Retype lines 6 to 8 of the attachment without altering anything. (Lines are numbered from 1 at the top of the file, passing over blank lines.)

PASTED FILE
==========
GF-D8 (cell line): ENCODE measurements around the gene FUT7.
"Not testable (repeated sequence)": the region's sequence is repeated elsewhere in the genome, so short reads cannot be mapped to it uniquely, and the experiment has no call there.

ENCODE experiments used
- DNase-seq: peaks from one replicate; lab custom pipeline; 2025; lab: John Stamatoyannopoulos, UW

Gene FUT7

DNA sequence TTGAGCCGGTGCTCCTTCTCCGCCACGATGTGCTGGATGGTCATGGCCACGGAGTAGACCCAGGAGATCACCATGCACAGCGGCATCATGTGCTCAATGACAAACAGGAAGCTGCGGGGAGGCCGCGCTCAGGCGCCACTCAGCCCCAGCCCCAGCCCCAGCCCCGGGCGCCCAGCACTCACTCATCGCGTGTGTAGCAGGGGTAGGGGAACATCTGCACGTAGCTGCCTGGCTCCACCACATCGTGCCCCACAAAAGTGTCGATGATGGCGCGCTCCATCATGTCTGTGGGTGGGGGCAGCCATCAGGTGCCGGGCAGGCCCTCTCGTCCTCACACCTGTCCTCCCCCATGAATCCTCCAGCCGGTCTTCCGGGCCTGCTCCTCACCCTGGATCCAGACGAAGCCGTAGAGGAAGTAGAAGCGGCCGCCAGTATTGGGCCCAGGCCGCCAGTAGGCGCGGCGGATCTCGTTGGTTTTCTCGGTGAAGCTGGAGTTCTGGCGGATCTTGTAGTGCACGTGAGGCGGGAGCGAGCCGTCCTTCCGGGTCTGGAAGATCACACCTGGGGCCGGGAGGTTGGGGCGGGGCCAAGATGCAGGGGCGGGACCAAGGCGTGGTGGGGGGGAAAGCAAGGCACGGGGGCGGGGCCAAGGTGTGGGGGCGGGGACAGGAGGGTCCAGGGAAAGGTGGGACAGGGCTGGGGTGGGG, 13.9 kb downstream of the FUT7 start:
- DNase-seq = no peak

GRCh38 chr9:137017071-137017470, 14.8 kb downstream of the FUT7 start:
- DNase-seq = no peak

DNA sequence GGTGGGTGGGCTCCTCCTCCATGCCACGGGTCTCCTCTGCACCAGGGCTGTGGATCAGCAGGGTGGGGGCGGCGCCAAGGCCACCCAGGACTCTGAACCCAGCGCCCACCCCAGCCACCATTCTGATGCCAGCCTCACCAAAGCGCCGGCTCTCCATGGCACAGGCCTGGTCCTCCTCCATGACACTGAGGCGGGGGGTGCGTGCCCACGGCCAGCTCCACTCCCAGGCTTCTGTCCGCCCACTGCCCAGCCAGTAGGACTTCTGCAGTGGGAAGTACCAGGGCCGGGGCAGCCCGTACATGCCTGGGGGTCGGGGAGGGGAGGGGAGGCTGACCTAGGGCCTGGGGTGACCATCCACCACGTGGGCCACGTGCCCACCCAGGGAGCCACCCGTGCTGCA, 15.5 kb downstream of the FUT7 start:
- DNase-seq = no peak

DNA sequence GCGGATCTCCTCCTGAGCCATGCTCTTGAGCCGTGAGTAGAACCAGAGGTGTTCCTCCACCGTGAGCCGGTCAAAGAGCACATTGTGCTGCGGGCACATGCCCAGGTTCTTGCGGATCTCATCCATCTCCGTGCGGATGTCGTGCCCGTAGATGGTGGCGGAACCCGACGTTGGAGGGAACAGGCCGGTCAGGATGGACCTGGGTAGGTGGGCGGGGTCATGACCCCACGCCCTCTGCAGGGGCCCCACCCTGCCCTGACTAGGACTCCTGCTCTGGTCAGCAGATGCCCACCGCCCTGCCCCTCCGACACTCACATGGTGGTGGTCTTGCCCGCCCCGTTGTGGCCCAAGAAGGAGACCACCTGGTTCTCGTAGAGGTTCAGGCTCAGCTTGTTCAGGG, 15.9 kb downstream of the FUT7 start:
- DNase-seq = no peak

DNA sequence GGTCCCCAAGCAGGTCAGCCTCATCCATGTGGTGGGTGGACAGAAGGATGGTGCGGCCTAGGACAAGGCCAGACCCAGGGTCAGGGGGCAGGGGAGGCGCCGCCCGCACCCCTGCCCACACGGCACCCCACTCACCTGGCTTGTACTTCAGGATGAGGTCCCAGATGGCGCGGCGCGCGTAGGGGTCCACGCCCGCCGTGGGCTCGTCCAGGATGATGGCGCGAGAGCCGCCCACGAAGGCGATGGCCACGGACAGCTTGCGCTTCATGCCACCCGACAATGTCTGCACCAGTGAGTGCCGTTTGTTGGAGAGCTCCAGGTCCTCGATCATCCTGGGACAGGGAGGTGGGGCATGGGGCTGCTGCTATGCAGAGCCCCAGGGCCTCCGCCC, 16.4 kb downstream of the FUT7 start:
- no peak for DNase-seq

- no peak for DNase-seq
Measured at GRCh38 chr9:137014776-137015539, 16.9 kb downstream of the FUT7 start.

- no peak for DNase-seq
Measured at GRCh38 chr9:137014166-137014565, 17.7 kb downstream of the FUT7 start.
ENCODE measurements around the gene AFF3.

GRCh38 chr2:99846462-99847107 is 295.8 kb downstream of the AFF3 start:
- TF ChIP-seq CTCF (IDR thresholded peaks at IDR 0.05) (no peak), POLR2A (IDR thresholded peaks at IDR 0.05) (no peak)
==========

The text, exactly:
DNA sequence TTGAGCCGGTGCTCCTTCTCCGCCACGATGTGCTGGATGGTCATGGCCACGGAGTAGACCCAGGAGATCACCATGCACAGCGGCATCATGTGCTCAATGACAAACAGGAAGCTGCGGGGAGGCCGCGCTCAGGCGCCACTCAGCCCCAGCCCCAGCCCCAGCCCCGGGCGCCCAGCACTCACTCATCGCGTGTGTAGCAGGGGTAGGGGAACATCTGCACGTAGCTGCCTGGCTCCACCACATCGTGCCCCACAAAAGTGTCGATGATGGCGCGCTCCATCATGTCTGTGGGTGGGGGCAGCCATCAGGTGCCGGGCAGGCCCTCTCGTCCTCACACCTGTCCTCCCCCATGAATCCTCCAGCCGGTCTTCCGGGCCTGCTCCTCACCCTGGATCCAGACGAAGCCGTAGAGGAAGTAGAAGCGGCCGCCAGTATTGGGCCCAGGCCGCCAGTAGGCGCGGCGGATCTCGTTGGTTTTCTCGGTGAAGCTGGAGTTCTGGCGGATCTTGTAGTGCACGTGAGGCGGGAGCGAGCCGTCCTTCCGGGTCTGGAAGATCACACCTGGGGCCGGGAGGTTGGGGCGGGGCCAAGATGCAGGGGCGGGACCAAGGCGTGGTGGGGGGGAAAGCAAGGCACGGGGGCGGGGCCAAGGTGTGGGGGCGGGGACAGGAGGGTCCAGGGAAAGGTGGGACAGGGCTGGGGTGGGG, 13.9 kb downstream of the FUT7 start:
- DNase-seq = no peak

GRCh38 chr9:137017071-137017470, 14.8 kb downstream of the FUT7 start: